The recent firing of Miami Dolphins coach Tony Sparano is related in some respect to one of the club companies in our industry, since Dolphins owner Stephen Ross is the CEO and founder of The Related Companies, the real estate development company that is the parent company of Equinox.
This year, Equinox has enhanced its portfolio with its acquisitions of SoulCycle and four of The Sports Club/LA clubs. Equinox is seen as one of the top companies in our industry.
The Miami Dolphins? No so much, at least in NFL circles. After Miami went 11-5 and won the AFC East in 2008, the first year of Ross' ownership, the Dolphins sputtered to back-to-back 7-9 seasons. This year, they began the season 0-7 and are currently 4-9, leading to Sparano's ouster.
When asked whom he would like to lead his Dolphins next season, Ross told reporters at Monday's press conference, "I'd like to find a young Don Shula if that's possible," referring to the former Dolphins coach and all-time winningest coach in NFL history.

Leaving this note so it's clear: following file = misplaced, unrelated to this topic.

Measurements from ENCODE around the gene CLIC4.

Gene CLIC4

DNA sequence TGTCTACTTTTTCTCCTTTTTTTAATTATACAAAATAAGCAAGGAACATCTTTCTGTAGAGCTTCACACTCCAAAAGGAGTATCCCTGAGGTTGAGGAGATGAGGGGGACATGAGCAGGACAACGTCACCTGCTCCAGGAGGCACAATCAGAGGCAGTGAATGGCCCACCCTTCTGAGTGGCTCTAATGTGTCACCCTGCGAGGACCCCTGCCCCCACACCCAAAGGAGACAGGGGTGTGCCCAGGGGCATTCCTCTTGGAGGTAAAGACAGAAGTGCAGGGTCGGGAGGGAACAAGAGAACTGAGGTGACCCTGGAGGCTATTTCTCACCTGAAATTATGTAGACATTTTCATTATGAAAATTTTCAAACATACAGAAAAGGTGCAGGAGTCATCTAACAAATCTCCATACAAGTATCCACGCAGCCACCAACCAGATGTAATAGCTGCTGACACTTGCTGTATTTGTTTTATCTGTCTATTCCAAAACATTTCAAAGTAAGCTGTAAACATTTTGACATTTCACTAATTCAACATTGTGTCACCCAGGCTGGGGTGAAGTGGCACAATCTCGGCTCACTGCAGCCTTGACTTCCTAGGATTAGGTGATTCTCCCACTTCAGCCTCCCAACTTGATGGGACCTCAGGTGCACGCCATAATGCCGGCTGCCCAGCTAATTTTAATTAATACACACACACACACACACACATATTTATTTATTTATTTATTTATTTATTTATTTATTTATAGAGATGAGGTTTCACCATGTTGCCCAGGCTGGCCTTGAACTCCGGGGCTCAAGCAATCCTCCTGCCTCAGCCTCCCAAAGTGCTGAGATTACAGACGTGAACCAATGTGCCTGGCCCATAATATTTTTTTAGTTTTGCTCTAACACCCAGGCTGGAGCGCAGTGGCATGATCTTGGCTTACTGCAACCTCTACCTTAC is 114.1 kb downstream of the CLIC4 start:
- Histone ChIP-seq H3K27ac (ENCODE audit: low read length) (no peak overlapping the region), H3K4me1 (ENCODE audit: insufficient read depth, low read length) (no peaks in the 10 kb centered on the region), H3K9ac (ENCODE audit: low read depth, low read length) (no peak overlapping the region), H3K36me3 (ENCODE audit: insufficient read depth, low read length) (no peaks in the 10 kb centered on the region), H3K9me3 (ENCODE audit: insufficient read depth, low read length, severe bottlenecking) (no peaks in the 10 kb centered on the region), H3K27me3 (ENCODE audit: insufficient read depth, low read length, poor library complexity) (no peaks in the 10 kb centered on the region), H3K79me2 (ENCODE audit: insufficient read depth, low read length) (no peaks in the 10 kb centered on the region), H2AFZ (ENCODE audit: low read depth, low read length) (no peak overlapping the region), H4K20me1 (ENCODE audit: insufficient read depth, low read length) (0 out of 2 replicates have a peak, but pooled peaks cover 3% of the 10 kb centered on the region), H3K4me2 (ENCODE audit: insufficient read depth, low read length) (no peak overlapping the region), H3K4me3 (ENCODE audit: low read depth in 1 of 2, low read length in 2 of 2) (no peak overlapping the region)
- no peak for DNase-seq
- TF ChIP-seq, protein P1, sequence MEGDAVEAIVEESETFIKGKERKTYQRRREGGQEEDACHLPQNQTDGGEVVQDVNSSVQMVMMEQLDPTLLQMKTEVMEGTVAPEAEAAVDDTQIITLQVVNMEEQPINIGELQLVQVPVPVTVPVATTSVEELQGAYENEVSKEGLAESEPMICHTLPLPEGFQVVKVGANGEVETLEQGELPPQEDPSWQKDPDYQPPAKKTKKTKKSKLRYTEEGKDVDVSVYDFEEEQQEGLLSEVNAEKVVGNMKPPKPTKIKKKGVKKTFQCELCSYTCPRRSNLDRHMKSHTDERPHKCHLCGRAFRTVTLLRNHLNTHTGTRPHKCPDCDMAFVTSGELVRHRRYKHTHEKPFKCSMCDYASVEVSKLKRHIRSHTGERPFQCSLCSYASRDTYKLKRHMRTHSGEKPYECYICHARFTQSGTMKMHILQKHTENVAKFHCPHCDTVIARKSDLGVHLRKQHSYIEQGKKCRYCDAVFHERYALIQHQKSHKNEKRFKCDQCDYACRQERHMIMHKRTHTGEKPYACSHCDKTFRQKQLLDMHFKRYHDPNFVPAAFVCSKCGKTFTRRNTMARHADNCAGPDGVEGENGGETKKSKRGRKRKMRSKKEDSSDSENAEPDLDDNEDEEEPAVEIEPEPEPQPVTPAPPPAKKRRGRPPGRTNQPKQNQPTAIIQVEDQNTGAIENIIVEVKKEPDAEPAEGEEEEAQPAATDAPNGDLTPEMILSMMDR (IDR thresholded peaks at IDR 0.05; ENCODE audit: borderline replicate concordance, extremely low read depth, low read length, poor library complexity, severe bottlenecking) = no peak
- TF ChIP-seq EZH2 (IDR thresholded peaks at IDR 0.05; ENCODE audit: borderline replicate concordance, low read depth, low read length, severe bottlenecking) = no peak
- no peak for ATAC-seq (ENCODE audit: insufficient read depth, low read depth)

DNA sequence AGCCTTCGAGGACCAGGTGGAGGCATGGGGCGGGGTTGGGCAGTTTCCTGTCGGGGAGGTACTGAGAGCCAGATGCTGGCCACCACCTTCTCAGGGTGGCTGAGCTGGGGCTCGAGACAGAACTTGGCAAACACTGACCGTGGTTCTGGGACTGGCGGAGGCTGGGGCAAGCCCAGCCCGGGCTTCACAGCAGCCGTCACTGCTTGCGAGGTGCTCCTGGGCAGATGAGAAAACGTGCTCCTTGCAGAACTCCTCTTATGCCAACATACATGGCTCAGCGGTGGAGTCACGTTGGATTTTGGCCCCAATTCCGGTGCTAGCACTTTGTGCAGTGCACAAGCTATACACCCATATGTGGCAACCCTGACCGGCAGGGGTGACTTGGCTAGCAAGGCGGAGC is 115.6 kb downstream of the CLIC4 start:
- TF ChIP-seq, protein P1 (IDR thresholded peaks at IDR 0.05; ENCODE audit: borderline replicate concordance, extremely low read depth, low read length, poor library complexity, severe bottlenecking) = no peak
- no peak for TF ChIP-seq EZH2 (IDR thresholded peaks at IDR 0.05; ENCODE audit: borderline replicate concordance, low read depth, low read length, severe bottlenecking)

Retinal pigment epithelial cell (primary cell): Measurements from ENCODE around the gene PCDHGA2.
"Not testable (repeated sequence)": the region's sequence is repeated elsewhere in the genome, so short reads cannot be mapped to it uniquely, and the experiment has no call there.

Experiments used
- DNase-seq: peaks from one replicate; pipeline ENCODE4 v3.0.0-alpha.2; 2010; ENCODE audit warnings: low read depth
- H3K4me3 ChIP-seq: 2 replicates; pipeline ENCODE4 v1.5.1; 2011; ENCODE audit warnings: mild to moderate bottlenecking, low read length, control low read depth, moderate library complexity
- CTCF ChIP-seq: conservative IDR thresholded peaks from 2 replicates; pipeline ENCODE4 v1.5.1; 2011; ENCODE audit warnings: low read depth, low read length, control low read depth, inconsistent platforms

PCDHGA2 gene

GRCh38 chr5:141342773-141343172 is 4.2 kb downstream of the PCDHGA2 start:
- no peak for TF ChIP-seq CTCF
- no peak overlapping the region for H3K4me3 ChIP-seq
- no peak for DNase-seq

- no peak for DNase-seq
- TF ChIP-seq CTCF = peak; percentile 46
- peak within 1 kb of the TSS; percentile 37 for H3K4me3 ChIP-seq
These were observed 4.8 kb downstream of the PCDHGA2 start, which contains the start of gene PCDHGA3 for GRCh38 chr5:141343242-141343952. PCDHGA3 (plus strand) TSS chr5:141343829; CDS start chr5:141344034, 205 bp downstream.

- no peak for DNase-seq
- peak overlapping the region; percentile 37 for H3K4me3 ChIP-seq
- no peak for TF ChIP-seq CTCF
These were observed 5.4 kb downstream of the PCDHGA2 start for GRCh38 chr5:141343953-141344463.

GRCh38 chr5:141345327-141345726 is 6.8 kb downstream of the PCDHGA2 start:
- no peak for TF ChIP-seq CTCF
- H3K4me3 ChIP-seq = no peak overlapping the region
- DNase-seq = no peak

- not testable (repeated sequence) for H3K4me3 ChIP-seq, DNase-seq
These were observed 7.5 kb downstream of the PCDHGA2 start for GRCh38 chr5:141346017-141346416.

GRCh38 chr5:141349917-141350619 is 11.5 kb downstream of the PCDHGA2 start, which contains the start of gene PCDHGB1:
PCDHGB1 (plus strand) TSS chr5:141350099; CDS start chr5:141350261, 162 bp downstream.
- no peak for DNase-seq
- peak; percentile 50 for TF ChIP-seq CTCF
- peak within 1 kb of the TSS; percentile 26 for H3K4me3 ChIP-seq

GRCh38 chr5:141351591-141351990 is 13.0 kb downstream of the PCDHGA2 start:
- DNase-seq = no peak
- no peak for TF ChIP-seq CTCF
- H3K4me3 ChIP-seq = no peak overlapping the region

That line struck a nerve with Michael Lombardi, an analyst for the NFL Network. Lombardi, a former executive with the Oakland Raiders and Cleveland Browns, was interviewed Tuesday morning by the "The Border Patrol" on Kansas City sports radio station 810 WHB in the wake of the Kansas City Chiefs firing its head coach, Todd Haley.
"When I hear those comments," Lombardi said, referring to Ross' Don Shula line, "I realize that that organization really doesn't understand what it takes to be successful in the NFL. You're not going to find the next Don Shula."
Lombardi later added: "Stephen Ross is looking for a guy with a magic wand. That's the biggest mistake in football."
In the fitness industry, we hear about "the magic pill" of exercise that could make us all healthier and end the growing obesity epidemic in our country. Experts tell us repeatedly that no magic pill exists, that clubs have to really work at delivering the message that the exercise programs they can provide are the answer to a long and sustainable healthy lifestyle.
Actually, Ross' yearning for the next Don Shula—and Lombardi's critical comments that ensued—bring up some interesting questions: Who is the Don Shula of health clubs? Who are the great club CEOs and leaders that transcend their peers? And who is the next Don Shula in this industry?